And if you can afford to give this as your “regular gift”
I suggest you spring for the stroller instead

So how does the Advice Time Capsule work? Each guest writes down a piece of advice for the baby to read when they get older – say their 16th, 18th, or 21st birthday; a box full of life’s lessons that you hope the child will take to heart because they are coming from someone other than mom and Dad who, as every teenager knows, know absolutely nothing about the world because they came of age shortly after the dinosaurs went extinct but sometime before Al Gore invented the Internet (gosh that line never gets old, at least not with me!).

Since I have no children of my own (I have nephews, nieces, young cousins, two adult almost-step-children, and, of course, a cat) I have decided to share my list of “Wish I Knew…’s” with you. Adults, please feel free to nod along and say things like  “EXACTLY!” and “OMG! That is SO true!” People under the age of 21, try not to roll your eyes too much (which is probably what I did when I was your age and at the age of 40 I am wishing I paid more attention).

Not all of this stuff on this list has happened to me; some of it happened to people I know or people I have met on my travels through the Community College where I work. Much of it is advice I have learned along the way from the students who have influenced me as much as I have influenced them.

Twelve Things Every 18 Year Old Should Know Before Embarking Out Into The World

1.       You are now old enough to get arrested. All that stupid stuff you did up until now really will go on that “permanent record” that your teachers always spoke of but you never actually saw. Think of it as a giant personnel file that every future employer will get to view before hiring you. Is being turned down for a job really worth tagging that wall with graffiti?

2.       The only way to get over a broken heart is time. Dating someone new isn’t going to help you forget the person you just lost; it’s only going to remind you that you are no longer with them. On the flip side, sitting at home and drowning your sorrows in a pint of Ben and Jerry’s or drunk dialing your ex is not the way to go, either. Try not to be that person; instead, try to remember what life was like before you met the ex and get back to that place. Be the kind of person your ex will regret leaving.

3.       Always put learning first; success will follow. If you try to put success first by cramming (and thus saving time and regular effort) you won’t remember a thing in the long-run. This is especially true if you are in school; by the time you graduate and will have wasted thousands of dollars and a lot of time and energy on earning a piece of paper, not a degree. Once you finish school precious few people will care about your G.P.A. Care about it anyway, since it can earn you a good deal of scholarship money.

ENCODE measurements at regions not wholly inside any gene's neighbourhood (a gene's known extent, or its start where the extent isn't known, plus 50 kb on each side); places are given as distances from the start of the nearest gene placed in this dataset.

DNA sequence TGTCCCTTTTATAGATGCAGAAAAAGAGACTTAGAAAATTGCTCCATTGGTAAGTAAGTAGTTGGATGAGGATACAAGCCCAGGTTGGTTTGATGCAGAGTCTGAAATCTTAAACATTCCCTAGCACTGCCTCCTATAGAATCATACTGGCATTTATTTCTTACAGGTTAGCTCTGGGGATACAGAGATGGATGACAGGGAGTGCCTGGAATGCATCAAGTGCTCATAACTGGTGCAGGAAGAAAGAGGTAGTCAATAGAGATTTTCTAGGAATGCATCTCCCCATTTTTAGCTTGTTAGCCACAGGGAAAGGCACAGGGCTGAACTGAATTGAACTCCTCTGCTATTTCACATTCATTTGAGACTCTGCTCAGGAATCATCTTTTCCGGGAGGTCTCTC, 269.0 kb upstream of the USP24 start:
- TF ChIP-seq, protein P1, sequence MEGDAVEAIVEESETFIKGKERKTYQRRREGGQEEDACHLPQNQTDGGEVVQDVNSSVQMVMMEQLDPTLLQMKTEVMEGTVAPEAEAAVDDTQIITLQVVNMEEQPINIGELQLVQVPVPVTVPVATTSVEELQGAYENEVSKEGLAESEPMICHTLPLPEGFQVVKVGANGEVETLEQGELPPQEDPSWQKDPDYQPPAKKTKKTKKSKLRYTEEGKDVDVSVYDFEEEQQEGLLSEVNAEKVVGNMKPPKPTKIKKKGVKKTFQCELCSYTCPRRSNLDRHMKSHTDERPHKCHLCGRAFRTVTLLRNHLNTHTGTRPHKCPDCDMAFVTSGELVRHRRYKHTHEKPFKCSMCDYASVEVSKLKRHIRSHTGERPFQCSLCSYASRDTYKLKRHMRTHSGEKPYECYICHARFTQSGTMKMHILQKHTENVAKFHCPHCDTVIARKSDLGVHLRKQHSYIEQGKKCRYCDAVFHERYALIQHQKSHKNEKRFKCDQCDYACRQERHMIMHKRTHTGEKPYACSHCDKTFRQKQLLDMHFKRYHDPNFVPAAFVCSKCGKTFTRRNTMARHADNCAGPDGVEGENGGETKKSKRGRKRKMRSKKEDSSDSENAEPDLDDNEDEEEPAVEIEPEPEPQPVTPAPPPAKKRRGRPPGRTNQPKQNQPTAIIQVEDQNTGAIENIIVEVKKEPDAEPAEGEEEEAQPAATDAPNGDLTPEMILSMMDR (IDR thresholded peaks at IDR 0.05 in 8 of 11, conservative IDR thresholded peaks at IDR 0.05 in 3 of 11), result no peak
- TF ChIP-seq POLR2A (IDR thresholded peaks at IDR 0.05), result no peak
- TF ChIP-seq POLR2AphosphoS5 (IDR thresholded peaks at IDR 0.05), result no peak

4.       Your first job is most likely going to suck; there is a (much smaller) chance that your second might suck, too. Rather than complain about it and call out sick let it motivate you to work hard so you can prove that you are worth a better job further up the career ladder. If by your third job you still hate work you either need to improve your work ethic or find a career field that is a better fit for you. While work should not necessarily be your life’s fulfillment, the thought of going to the office should not make you burst into tears.

5.       Take 10% of every paycheck and put it into savings. If you really cannot afford 10% (and I mean really, as in you are not spending $4.00 on a cup of Starbucks coffee every morning and you are brown-bagging your lunch really) put your loose change in a jar and make that your savings account. I once knew a guy who had over $2,000 in quarters in a 5-gallon Poland Springs water jug. He told me it was too inconvenient to try and spend it, too heavy for burglars to carry away, and if his car ever died it provided the cash on-hand to buy a new one. (Back then, you could get a quality used car for around $2,500. Adjust your savings accordingly).

6.       Limit your social networking and increase your face-time presence. This seems like an easy thing to do, but social networking can be very addictive, and quite honestly I don’t know anyone who is going to hire or recommend someone they know solely through Facebook or even LinkedIn. Social media is a great way to keep up with people you have met in person, so go out and make those contacts count for more than a regular opponent in WordsWith Friends.

Social media also tends to suck up all of your time...

7.       You are going to make some stupid decisions and do some really dumb things in spite of yourself. Own them, rather than try to blame someone else or, even worse, lie about it. Having a sense of personal responsibility can mean the difference between being successful in life and being the kind of person who is always struggling to get ahead and never understanding why people won’t take a chance on them.